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4.3 out of 5 stars
4.3 out of 5 stars
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TOP 500 REVIEWERon 28 March 2012
Although fully aware of its weak spots, I give "Midway" full five stars, because I believe this is one of the best reconstructions of major battles in history of cinema, the others being "Tora, Tora, Tora", "The longest day" and "Waterloo".

I agree with most of the negative comments on the war footage used in this film, with the presence of at least one jet plane from Korea War in one scene being possibly the most damning. Wildcats magically transforming into Hellcats and SBDs turning into Avengers in the blink of an eye are also quite annoying! Many of the fighting sequences could and should have been much better done and the use of some footage from "Tora, Tora, Tora" should have been avoided. However, except if you are really good at recognizing WWII warbirds, those points are finally not so important, as the focus of the film is to show all the major (and sometimes minor) decisions which affected the outcome of this fight and which made Midway such a unique and dramatic battle. And as far as this aspect is concerned, the film is a great success!

It begins already with the enormous error committed by Yamamoto when planning the whole operation; we realize it in the scene in which admiral Hosogaya says "This time the god of battles conceived a monster". This criticism is officially adressed to the junior officer who presents the plan - but in fact it is (by Japanese standards) an extremely direct attack against Yamamoto himself. But with admirals Nagumo and Yamaguchi remaining silent during the discussion, the plan remains unchanged; and for that reason, out of EIGHT carriers available, Nagumo will have only four with him at Midway to fight against three American ships... The absence of "Zuikaku" (kept in Japan), "Zuiho" (affected to escort the transports), "Ryujo" and "Junyo" (both send stupidly after secondary targets) cost the Japanese dearly... The scene continues with Admiral Yamaguchi raising another, even more important objection - what if Japanese carriers are forced to fight in the same time land based planes from Midway and carrier based planes of US Navy? This possibility is not given as much attention as it should - and the result is that this is exactly what will happen!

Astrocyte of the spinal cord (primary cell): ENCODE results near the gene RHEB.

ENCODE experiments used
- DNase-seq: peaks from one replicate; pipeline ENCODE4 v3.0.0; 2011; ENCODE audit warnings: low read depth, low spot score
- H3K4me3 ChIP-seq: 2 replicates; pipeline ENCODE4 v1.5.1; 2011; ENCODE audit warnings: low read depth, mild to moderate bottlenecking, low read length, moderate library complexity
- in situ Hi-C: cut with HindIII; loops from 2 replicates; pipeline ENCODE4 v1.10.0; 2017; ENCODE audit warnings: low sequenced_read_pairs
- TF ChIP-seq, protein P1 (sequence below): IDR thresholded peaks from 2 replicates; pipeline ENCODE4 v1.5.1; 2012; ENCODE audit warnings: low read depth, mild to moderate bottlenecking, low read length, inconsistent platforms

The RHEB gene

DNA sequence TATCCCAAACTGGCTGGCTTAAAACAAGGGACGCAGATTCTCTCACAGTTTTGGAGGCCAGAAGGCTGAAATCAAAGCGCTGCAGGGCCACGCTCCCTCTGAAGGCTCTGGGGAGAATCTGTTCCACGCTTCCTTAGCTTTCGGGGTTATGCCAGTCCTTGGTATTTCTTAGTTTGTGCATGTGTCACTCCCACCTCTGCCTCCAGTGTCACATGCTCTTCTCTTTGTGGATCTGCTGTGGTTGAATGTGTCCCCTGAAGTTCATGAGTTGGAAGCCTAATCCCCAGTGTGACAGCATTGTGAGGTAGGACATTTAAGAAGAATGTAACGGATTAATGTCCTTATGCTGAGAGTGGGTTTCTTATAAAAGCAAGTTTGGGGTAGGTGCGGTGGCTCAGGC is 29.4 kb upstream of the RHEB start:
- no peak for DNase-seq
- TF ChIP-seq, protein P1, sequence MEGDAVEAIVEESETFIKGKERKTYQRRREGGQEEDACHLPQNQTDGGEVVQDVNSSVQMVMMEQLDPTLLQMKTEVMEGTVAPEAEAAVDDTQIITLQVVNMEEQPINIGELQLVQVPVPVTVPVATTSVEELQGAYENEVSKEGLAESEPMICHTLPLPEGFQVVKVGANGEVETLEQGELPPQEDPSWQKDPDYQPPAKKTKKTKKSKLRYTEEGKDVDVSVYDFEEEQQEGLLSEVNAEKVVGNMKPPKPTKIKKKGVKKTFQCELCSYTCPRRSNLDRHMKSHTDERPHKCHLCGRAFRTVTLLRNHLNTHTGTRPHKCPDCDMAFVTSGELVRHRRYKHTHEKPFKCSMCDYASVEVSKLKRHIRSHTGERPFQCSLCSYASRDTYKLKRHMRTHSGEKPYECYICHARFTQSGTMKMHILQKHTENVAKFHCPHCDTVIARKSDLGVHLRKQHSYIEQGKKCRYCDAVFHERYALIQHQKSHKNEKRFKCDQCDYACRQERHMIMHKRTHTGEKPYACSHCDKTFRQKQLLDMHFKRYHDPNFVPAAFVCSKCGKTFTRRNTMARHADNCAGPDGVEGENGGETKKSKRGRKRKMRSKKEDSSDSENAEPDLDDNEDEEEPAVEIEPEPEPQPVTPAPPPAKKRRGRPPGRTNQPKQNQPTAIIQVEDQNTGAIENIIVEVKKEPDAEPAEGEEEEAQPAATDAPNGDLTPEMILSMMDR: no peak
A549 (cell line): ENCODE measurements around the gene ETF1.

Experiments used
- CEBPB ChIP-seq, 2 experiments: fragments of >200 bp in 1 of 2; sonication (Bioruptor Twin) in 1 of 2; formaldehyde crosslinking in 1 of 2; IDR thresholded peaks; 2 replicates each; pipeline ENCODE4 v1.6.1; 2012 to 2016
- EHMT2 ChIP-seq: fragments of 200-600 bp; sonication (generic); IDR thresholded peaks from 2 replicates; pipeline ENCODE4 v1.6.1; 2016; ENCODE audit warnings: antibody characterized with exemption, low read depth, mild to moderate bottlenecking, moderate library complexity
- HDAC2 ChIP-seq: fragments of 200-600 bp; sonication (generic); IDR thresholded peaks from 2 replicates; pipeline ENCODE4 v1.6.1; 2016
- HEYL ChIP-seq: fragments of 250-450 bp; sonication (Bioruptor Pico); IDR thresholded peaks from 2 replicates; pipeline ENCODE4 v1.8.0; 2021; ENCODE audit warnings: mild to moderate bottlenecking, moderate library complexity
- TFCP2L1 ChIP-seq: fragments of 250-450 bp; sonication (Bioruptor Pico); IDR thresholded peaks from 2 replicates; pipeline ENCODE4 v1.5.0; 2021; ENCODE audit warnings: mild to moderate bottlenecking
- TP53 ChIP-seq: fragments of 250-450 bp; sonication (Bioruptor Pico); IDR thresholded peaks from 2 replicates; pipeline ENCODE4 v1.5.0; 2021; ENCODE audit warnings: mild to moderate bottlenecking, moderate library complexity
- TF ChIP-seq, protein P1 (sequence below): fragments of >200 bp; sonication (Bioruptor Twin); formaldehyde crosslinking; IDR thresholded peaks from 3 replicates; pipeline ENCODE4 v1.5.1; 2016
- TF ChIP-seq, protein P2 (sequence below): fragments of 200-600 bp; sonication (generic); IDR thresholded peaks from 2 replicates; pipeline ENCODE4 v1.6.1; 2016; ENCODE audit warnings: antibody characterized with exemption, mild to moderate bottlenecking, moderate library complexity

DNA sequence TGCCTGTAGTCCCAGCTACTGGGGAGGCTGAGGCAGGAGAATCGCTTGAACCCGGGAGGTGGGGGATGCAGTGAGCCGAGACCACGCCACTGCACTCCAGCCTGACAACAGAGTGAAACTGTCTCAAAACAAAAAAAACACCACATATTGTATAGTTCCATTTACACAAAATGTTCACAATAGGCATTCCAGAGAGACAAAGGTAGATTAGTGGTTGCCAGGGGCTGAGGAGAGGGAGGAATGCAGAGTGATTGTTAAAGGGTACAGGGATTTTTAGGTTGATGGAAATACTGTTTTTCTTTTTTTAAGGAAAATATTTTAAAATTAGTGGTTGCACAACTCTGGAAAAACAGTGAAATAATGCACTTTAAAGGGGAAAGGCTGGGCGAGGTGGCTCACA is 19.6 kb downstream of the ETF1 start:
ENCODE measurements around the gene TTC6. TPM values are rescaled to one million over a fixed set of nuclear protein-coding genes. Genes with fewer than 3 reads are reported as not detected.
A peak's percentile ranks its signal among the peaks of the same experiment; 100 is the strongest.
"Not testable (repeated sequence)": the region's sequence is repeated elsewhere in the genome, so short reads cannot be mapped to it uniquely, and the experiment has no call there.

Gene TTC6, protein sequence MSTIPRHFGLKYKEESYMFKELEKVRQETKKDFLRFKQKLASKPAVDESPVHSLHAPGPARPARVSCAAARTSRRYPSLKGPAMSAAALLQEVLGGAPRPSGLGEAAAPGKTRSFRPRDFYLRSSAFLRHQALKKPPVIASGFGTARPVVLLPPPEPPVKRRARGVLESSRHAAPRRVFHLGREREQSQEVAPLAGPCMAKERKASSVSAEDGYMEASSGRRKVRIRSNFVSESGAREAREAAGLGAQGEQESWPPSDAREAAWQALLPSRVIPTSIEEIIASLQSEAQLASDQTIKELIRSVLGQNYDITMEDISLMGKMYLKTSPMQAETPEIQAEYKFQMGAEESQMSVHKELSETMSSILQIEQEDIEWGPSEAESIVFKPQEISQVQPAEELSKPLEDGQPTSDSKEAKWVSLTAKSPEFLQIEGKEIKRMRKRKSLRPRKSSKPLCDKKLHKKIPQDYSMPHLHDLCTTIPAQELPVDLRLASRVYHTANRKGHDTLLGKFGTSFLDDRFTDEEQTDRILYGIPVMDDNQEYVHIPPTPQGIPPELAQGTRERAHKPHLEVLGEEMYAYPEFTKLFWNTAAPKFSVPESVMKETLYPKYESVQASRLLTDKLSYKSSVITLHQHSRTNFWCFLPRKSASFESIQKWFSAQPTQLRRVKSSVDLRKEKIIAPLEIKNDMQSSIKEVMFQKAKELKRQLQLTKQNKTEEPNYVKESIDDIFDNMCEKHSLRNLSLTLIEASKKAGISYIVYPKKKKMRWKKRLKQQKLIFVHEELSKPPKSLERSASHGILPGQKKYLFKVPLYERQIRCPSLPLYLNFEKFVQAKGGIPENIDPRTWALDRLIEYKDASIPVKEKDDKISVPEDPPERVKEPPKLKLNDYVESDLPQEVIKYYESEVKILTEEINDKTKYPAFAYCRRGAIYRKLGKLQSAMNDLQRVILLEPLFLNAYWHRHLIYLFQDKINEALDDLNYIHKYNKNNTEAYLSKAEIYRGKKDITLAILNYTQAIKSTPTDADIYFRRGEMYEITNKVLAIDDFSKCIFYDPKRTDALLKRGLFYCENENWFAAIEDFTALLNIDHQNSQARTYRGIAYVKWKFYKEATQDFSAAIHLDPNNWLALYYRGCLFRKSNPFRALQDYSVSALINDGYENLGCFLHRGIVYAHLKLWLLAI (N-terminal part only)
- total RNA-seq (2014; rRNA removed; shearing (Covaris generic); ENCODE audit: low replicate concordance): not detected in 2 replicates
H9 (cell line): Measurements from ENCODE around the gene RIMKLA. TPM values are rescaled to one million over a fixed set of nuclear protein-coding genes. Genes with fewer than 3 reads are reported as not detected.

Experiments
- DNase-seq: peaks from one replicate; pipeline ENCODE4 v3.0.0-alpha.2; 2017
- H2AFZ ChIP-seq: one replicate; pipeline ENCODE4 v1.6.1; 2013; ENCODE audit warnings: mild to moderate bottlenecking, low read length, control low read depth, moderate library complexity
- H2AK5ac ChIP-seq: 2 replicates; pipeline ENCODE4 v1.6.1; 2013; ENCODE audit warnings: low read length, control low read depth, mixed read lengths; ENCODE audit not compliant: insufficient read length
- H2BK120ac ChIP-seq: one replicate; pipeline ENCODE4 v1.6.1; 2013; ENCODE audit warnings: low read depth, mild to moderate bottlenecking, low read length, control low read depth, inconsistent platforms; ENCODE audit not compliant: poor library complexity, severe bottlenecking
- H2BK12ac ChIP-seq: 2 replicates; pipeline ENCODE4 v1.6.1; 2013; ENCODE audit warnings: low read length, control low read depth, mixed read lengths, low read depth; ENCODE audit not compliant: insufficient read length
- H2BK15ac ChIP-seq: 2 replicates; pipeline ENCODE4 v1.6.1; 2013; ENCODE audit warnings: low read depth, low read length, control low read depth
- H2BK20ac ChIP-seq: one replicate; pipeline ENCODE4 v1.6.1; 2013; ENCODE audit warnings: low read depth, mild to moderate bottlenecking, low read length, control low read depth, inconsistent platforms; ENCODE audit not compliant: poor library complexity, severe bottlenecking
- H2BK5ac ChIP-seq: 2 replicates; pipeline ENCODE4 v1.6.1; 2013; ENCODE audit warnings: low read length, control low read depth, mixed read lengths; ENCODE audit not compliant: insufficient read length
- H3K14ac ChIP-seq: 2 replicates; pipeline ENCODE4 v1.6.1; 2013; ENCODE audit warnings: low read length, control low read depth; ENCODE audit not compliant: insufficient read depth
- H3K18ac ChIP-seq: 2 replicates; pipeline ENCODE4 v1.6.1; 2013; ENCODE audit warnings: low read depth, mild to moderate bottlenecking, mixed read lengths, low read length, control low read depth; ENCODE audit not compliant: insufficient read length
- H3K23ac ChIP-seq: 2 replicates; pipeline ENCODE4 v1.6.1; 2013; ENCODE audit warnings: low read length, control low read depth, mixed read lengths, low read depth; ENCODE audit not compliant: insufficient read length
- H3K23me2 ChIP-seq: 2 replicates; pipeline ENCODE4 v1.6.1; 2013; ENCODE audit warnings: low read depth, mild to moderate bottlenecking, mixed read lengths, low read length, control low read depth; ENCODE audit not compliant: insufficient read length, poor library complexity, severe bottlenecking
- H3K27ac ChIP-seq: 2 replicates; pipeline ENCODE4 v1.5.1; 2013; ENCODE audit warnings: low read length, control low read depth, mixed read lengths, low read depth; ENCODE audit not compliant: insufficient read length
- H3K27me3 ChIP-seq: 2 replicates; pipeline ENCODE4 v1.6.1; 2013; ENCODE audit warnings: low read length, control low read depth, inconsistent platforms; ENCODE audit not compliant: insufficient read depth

I will not of course describe here all the twists and turns, but one thing is clear - this film shows almost perfectly how the whole situation evolved and how finally the side which committed less mistakes (and which was also just a tiny little bit more lucky) carried the day. And it also pictures ADMIRABLY the proverbial "fog of war", when both sides are like boxers fighting blindfolded - with the first who manages to locate the enemy obtaining a great advantage...

The second reason why I give to this film five stars, is the casting. It is simply a constellation of great stars of world cinema, and they all do a hell of a job! Let's just enumerate some:

- Henry Fonda, as Admiral Nimitz
- Robert Mitchum, as Admiral Halsey
- Glenn Ford, as Admiral Spruance
- Toshiro Mifune, as Admiral Yamamoto
- Charlton Heston, as Captain Matt Garth (one of the very few fictional characters in the film)

- and then James Coburn, Robert Wagner, Joseph Shigeta (remember him from "Die Hard"?) as Admiral Nagumo, Cliff Robertson, Hal Holbrook and Erik Estrada in lesser roles. And let's not forget Tom Selleck in one of his first appearances on the screen...

I was particularly impressed by Henry Fonda's performance as Nimitz - his olympic calm and dignity and also a deep wisdom permit to understand why this admiral was such a great leader of men. James Shigeta is even better in his role of Admiral Chuichi Nagumo, a man send to fight a battle much tougher than his superiors (and himself) expected and who is under an incredible, regularly increasing pressure...